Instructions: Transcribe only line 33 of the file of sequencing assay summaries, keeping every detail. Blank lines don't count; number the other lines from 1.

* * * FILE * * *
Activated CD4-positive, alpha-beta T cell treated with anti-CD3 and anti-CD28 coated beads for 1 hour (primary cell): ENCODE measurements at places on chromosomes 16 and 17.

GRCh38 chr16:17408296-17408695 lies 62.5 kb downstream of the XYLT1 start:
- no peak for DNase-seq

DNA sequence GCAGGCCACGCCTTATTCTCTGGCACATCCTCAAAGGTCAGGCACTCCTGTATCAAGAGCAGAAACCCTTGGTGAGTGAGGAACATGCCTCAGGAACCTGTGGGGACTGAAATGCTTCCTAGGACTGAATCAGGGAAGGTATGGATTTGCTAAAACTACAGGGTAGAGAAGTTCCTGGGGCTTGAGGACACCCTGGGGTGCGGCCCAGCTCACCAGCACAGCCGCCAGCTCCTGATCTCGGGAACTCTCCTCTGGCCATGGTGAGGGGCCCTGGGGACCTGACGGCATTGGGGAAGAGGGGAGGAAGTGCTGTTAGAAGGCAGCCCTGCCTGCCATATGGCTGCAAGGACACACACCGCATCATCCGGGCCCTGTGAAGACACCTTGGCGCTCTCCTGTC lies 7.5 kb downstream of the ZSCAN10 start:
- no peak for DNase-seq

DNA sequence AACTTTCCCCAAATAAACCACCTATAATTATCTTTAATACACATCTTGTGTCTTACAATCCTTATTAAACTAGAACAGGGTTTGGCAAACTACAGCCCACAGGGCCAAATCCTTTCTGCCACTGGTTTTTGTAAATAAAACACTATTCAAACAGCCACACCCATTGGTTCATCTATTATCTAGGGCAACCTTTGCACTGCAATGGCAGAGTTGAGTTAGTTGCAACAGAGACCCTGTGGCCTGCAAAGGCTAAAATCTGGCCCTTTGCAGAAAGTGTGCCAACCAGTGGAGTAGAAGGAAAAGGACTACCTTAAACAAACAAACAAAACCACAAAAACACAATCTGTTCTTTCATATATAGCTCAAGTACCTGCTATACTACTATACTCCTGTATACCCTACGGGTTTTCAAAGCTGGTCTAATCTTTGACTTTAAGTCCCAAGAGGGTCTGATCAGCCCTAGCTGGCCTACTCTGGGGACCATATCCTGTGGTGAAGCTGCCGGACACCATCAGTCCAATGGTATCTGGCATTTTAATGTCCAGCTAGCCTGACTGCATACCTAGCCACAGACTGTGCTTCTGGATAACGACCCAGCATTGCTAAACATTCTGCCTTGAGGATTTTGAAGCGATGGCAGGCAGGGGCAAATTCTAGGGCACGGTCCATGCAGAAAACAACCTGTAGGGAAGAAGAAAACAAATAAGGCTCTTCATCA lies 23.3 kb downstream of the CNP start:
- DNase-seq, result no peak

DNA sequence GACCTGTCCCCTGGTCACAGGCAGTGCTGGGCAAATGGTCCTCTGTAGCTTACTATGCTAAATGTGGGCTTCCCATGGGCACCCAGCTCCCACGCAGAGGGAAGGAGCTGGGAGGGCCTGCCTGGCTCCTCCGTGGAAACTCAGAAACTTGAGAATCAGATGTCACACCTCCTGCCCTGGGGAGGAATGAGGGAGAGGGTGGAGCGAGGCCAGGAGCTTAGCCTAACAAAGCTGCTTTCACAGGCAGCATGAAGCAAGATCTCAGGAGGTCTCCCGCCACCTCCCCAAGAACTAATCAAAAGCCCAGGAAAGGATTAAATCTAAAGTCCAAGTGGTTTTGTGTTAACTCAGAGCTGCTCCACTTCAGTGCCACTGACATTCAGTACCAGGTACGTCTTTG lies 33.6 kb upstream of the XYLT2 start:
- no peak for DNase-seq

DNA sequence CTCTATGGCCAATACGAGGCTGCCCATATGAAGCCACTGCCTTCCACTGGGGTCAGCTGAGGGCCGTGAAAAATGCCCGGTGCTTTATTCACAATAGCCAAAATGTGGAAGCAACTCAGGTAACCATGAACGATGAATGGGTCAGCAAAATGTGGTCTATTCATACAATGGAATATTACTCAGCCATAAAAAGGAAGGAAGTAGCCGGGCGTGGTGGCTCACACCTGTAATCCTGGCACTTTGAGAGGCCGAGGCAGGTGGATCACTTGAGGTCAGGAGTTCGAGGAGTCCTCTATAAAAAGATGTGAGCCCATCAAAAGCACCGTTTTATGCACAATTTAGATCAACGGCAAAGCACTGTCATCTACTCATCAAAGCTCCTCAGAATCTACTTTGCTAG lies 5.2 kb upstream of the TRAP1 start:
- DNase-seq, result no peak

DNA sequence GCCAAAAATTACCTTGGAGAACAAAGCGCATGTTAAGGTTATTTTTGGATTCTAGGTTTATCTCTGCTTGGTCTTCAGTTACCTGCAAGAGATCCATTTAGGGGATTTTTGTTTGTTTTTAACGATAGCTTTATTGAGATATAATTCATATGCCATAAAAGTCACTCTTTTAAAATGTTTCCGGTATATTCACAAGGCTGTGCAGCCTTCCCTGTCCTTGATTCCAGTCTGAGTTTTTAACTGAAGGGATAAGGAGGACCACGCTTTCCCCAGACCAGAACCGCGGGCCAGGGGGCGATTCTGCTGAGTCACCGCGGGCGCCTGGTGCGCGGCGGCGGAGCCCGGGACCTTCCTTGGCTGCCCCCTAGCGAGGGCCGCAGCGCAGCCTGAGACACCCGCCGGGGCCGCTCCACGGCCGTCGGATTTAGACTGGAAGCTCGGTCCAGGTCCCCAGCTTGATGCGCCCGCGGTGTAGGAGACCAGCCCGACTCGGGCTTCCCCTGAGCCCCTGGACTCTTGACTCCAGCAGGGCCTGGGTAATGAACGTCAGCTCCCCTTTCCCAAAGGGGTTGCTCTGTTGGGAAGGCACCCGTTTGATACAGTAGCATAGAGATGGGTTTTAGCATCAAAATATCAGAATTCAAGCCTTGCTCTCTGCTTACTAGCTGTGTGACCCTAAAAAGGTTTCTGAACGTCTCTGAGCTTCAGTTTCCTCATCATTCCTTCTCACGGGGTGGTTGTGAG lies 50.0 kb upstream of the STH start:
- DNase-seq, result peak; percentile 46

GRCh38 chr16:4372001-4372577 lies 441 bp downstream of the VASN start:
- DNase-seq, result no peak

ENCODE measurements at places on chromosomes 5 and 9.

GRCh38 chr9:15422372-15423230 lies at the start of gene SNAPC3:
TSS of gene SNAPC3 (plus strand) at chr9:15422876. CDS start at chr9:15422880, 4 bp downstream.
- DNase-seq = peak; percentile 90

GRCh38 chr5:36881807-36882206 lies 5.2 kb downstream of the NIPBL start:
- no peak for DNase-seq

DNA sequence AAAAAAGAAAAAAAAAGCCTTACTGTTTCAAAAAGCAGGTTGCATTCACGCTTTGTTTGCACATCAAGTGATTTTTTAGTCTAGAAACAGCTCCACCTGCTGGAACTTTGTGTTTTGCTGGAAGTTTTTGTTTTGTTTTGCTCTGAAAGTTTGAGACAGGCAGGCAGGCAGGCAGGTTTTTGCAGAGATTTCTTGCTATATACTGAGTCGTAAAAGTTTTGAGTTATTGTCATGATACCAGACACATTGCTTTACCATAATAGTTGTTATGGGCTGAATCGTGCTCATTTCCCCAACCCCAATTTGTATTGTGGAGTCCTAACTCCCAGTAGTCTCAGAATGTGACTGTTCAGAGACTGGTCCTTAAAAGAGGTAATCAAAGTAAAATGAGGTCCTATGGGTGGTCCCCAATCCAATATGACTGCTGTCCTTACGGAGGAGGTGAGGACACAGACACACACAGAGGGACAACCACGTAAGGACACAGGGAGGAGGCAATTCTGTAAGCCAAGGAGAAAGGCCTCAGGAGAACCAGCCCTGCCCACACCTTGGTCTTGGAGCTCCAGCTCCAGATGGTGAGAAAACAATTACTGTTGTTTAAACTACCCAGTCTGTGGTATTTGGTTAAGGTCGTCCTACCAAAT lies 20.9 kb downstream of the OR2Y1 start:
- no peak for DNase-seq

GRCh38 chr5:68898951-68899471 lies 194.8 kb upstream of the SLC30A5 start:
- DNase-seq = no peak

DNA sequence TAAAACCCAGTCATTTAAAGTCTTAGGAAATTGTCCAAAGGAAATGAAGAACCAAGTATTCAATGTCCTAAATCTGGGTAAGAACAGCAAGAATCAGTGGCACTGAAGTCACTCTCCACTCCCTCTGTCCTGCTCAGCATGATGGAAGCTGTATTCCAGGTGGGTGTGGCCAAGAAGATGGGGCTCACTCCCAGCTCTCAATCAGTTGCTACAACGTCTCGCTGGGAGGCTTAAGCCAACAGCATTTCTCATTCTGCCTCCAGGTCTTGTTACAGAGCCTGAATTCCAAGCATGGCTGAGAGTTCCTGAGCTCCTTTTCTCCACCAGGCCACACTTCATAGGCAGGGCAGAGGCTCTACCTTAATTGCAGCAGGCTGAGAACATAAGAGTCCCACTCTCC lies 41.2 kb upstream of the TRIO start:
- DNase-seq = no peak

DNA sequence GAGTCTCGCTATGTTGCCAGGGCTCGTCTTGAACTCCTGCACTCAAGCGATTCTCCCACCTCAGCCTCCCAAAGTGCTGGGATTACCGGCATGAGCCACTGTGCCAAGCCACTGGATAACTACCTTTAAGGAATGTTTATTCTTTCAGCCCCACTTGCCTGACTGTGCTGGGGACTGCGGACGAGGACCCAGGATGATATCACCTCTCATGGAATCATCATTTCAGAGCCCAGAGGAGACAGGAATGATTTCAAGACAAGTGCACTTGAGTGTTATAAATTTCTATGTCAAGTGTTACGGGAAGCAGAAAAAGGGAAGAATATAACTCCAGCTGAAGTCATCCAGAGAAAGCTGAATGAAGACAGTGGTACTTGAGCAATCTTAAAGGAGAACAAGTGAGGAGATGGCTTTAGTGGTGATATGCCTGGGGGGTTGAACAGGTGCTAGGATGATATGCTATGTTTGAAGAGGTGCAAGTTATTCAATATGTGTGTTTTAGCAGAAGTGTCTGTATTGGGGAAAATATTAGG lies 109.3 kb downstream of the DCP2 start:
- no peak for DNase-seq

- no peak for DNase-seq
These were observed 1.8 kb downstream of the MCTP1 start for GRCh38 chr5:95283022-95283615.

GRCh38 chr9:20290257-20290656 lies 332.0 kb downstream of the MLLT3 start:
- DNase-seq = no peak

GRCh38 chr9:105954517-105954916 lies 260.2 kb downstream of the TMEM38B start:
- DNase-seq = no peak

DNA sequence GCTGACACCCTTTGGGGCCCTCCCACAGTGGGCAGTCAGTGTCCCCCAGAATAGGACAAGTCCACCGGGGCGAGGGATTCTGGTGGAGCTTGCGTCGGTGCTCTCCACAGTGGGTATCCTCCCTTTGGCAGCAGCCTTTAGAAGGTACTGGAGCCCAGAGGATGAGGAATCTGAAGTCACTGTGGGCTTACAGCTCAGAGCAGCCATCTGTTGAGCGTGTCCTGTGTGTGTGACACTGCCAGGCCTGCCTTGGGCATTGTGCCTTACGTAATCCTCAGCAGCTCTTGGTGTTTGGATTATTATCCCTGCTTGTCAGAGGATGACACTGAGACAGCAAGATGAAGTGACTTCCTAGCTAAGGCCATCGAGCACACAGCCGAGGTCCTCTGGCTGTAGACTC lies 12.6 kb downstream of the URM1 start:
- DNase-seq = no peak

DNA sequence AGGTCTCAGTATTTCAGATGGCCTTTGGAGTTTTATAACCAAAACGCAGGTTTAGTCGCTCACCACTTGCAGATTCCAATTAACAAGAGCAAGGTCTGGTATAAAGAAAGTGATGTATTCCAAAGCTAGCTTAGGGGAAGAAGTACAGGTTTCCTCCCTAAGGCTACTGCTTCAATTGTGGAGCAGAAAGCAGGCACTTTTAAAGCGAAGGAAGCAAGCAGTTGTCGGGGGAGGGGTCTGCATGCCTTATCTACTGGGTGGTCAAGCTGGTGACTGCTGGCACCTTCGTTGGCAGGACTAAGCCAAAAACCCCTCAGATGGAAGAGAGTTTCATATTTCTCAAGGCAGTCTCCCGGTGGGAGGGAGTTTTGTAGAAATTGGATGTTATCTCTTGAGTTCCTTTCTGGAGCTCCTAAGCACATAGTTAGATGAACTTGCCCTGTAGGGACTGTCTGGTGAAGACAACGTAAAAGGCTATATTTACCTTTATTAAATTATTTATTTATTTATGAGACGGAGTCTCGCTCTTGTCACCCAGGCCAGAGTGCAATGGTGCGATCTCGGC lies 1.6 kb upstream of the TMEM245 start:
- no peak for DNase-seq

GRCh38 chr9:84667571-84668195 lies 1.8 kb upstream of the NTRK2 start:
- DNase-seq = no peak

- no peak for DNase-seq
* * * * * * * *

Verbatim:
- DNase-seq = no peak